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Last-Minute Gifts for Woodworking Dadscomments (33) June 7th, 2012 in blogs
June 17th is less than two weeks away, and if you're a mother, wife, or child still in need of a Father's Day gift for a woodworking dad, Fine Woodworking has got you covered.
I asked a few of our very own woodworking dads (myself included) to pony up their best gift suggestions for under $50.00. Below, you'll find their favorite picks, complete with store links.
***UPDATE*** Below are the winners, accompanied by the gifts on their wish lists.
|Winner of Shop Improvements is Bsmiley who is wishing for a Spring Center Punch - $9.95 and a Hinge Center Punch - $7.20 from Lee Valley.||Winner of Building Doors and Drawers is Tumblewoodworks who is wishing for a Blue Spruce Marking Knife - $50.||Winner of Best Workbenches is thebigvise who is wishing for a Woodpeckers Rule Stop-1 - $24.99.|
Submit Your Own Suggestions
Between now and Tuesday, June 12, 2012 (3pm EST), submit your own suggestions for Father's Day gifts under fifty bucks for a chance to bring home one of three free books. We'll select our three favorite suggestions from those left in the comments section below, add them to this blog post, and award the books to the lucky winners. **Note: We're giving away three different books, matching each book to each winner will be done at random.
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Great Father's Day Gift Picks from Our Editors
Starrett 4-in. Double Square - $52.50
Most woodworkers own a 12-in. combination square, and these are certainly great. But they won't fit in your apron pocket, and they can be a little unwieldy to use for precise layout jobs, especially when marking joinery. The truth is that most marking and layout tasks are small-scale. Enter the 4-in. double square by Starrett. This size is a joy to use, the precise markings are easy to see and use, and Starrett accuracy is legendary. You'll be surprised to see your 12-in. combo square gathering dust, while this trsusty little friend becomes your go-to layout tool. I'm pushing the $50 limit, but only by 2 bucks this time!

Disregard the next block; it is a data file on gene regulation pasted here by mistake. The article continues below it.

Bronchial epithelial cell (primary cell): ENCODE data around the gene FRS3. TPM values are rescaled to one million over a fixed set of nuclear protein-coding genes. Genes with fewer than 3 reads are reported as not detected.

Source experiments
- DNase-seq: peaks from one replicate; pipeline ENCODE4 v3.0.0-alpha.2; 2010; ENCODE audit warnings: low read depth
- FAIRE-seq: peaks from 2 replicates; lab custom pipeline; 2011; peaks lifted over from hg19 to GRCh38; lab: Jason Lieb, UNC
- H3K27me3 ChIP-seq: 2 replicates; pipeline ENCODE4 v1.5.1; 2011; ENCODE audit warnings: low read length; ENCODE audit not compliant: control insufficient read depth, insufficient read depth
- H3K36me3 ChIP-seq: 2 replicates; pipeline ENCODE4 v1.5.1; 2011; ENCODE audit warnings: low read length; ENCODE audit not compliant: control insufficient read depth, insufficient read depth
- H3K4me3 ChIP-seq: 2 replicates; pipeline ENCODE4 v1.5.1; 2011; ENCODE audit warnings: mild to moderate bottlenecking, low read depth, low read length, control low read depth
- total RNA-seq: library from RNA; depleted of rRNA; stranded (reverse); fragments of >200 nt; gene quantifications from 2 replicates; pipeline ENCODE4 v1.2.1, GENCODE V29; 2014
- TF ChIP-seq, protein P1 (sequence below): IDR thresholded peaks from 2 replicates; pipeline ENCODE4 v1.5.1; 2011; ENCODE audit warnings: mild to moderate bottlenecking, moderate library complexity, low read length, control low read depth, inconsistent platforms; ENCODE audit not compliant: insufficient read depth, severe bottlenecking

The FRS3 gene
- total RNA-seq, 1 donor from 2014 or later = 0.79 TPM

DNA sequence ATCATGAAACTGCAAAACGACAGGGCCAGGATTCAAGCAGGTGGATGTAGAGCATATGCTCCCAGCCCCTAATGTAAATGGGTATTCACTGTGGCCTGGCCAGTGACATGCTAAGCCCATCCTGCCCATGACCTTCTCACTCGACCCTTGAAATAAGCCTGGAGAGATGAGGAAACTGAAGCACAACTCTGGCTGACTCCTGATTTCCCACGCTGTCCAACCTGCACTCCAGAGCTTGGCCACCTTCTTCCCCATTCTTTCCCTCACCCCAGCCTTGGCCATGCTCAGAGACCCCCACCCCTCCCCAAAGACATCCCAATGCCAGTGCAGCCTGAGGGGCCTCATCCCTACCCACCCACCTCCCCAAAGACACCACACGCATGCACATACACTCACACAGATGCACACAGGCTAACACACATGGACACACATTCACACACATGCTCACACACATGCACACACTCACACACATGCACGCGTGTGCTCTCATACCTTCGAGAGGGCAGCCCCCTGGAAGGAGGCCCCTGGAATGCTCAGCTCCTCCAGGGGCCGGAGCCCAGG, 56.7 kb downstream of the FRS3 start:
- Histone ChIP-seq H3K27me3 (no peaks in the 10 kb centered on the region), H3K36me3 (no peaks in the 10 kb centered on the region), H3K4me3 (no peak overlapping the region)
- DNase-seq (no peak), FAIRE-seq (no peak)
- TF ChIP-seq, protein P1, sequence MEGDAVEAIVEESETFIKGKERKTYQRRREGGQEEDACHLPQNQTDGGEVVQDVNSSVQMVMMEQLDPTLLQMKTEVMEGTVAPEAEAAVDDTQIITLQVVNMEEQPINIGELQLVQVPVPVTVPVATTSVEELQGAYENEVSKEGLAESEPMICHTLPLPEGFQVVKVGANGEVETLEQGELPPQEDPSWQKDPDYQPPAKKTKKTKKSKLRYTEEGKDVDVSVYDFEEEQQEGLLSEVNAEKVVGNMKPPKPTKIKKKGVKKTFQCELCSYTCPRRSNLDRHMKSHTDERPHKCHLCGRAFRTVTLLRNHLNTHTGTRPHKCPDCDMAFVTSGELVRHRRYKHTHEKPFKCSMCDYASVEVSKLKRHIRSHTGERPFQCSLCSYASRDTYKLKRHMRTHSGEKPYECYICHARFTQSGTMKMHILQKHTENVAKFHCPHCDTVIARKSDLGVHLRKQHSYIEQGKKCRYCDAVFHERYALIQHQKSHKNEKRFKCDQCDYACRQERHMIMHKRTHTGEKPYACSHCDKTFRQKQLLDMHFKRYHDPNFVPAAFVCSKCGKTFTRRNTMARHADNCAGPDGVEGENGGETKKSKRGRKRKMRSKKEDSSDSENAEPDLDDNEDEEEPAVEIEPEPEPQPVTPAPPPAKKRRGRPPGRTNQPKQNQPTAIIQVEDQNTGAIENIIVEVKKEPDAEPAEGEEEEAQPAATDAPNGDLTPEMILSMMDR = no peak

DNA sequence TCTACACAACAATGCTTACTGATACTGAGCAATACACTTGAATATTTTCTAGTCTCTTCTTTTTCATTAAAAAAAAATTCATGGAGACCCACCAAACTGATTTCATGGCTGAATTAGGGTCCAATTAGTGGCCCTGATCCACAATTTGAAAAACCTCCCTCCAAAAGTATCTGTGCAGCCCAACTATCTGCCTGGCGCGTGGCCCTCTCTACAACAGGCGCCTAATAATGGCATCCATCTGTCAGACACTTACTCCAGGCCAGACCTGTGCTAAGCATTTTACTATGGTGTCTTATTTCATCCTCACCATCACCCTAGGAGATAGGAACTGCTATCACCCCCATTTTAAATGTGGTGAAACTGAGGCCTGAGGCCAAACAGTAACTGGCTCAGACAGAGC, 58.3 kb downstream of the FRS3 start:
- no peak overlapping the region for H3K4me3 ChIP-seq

Jorgensen 12-in. Adjustable Hand Screw - $25.99
In woodworking, you can never have enough clamps and here's a pair that will help fill out anyone's collection. These 12-in. wooden hand screws from Jorgensen ($26/ea. at woodcraft.com) may look old fashioned, but they earn a spot in the modern shop. The deep reach jaws can put pressure exactly where you need it and the twin handles let you apply plenty of clamping force. For more on using these indispensable clamps check out:
Veritas Precision Square - $24.50
The longer I have the Veritas Precision Square, the more I find myself using it. It's great for setting up machinery, like setting the distance between a router bit and the fence on your router table, and setting the bit's cutting height. I use it at the planer to check the thickness of my stock, hooking the long leg over the face and reading the thickness of the short leg. It also can be used in a similar fashion for layout. For example, when laying out dovetail spacing on small drawer sides, I hook the small leg on the edge of the board and the long leg across the end grain. It truly is a great tool and a wonderful compliment to standard 6 in. and 12 in. rules. And I even find myself using it as a try square on occasion.
5/8-in. Thick Anti-Fatigue Floor Mat - $36.99
Although I can easily lose track of time when I'm woodworking, I don't need a clock in the shop. After an hour or so of standing at the bench, my hips and knees let me know it's time for a break. Or at least they did until I put an anti-fatigue mat under my feet. I wrote a piece for Fine Woodworking about these spongy beauties a couple of years ago and, in the process, became a convert. A layer of foam between you and the concrete can make a world of difference, I'm happy to report. My hips and knees are happier, and I'm getting more done.
Senior Web Producer
Veritas Wheel Marking Gauge with Micro Adjust - $36.50
The typical pin-style marking gauge works well, but when scribing a line along the grain of some woods, that pin will tend to wander with the grain. This can leave you with an inaccurate line. Recently however, I tried out a Veritas wheel-style marking gauge in a colleague's workshop. Since the hardened steel wheel slices through wood fibers, rather than tearing them, you don't have to worry about wandering along a grain line. They've even got a micro-adjust model that makes it a heck of a lot easier to dial in the perfect setting. Plus, the micro-adjust model comes in well under $50.
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